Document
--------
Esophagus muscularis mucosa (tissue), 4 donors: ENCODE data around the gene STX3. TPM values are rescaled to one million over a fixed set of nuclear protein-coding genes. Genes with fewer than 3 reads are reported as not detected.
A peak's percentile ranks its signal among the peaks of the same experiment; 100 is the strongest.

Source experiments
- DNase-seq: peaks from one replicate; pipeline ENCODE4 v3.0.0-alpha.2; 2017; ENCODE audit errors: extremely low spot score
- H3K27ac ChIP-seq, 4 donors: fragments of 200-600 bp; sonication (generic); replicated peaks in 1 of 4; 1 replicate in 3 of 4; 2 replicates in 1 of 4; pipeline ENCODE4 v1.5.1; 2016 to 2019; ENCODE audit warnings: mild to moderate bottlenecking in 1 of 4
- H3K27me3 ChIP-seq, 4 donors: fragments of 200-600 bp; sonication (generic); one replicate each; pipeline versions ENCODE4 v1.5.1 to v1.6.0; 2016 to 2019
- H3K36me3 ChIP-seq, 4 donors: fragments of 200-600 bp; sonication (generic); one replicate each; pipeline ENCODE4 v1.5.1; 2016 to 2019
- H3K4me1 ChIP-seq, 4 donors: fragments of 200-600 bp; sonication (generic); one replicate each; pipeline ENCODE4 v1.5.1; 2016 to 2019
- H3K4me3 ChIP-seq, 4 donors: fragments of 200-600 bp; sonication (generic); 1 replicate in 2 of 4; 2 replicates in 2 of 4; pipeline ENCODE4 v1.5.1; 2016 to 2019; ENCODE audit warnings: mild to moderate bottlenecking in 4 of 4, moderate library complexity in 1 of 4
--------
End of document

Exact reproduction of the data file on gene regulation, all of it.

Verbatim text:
Esophagus muscularis mucosa (tissue), 4 donors: ENCODE data around the gene STX3. TPM values are rescaled to one million over a fixed set of nuclear protein-coding genes. Genes with fewer than 3 reads are reported as not detected.
A peak's percentile ranks its signal among the peaks of the same experiment; 100 is the strongest.

Source experiments
- DNase-seq: peaks from one replicate; pipeline ENCODE4 v3.0.0-alpha.2; 2017; ENCODE audit errors: extremely low spot score
- H3K27ac ChIP-seq, 4 donors: fragments of 200-600 bp; sonication (generic); replicated peaks in 1 of 4; 1 replicate in 3 of 4; 2 replicates in 1 of 4; pipeline ENCODE4 v1.5.1; 2016 to 2019; ENCODE audit warnings: mild to moderate bottlenecking in 1 of 4
- H3K27me3 ChIP-seq, 4 donors: fragments of 200-600 bp; sonication (generic); one replicate each; pipeline versions ENCODE4 v1.5.1 to v1.6.0; 2016 to 2019
- H3K36me3 ChIP-seq, 4 donors: fragments of 200-600 bp; sonication (generic); one replicate each; pipeline ENCODE4 v1.5.1; 2016 to 2019
- H3K4me1 ChIP-seq, 4 donors: fragments of 200-600 bp; sonication (generic); one replicate each; pipeline ENCODE4 v1.5.1; 2016 to 2019
- H3K4me3 ChIP-seq, 4 donors: fragments of 200-600 bp; sonication (generic); 1 replicate in 2 of 4; 2 replicates in 2 of 4; pipeline ENCODE4 v1.5.1; 2016 to 2019; ENCODE audit warnings: mild to moderate bottlenecking in 4 of 4, moderate library complexity in 1 of 4